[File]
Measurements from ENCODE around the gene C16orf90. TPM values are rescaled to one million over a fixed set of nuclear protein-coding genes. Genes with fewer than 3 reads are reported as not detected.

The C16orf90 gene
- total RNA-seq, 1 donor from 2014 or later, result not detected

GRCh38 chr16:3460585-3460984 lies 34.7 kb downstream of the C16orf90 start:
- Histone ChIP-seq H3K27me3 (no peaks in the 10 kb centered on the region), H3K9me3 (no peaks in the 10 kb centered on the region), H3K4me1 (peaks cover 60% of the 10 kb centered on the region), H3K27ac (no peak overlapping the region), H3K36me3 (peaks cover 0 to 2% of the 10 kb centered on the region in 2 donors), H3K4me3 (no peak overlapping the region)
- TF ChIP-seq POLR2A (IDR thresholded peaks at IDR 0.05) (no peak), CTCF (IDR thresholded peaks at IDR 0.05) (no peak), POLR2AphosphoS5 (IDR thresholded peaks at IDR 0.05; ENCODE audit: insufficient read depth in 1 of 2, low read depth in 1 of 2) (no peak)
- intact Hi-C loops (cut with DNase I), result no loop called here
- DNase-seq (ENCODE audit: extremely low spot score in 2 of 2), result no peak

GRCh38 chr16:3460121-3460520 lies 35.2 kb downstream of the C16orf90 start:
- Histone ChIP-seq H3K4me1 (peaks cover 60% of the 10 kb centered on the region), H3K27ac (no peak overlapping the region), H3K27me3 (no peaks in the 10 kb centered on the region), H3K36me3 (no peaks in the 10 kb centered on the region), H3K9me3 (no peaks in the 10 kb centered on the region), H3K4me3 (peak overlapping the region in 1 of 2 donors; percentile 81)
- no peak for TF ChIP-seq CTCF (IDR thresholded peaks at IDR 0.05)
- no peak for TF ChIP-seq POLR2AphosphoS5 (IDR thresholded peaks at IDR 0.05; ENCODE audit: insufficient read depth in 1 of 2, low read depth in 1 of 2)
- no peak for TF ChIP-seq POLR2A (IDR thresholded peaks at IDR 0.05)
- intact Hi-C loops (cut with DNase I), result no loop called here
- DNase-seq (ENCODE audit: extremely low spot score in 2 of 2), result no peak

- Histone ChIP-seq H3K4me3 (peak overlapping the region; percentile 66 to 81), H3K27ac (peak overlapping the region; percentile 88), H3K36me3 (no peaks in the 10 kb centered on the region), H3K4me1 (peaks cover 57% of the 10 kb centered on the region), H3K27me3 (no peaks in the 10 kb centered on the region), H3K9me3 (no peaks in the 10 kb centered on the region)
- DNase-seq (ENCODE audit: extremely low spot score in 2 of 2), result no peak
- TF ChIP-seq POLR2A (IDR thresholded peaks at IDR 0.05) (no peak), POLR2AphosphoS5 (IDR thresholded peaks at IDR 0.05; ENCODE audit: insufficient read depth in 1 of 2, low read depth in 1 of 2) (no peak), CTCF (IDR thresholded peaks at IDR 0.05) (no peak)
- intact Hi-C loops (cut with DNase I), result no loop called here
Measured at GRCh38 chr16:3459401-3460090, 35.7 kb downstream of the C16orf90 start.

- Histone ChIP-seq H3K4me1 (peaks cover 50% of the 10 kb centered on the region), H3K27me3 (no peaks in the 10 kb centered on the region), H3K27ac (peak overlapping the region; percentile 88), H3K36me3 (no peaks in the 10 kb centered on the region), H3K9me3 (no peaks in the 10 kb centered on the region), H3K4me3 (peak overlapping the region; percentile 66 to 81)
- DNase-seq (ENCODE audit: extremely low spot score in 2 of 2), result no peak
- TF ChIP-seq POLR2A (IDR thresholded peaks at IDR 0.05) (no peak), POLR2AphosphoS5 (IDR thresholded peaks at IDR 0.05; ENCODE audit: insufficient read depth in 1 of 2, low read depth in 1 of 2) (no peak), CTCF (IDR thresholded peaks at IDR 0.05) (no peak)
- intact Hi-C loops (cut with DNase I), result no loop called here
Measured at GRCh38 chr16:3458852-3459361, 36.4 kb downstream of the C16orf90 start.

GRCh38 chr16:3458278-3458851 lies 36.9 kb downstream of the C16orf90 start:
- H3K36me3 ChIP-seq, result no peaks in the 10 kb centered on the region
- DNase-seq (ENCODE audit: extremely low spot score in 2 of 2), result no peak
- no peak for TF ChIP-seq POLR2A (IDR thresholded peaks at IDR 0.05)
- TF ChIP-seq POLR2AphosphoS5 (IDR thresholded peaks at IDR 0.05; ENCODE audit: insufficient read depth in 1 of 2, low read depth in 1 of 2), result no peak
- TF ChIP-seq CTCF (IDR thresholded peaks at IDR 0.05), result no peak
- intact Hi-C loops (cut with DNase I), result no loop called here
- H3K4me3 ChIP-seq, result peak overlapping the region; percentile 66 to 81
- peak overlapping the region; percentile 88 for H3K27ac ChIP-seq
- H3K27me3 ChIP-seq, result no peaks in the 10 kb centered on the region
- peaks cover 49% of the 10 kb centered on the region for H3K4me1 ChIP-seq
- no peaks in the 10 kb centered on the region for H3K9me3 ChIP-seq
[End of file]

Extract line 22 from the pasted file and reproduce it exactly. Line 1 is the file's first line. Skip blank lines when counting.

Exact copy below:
- DNase-seq (ENCODE audit: extremely low spot score in 2 of 2), result no peak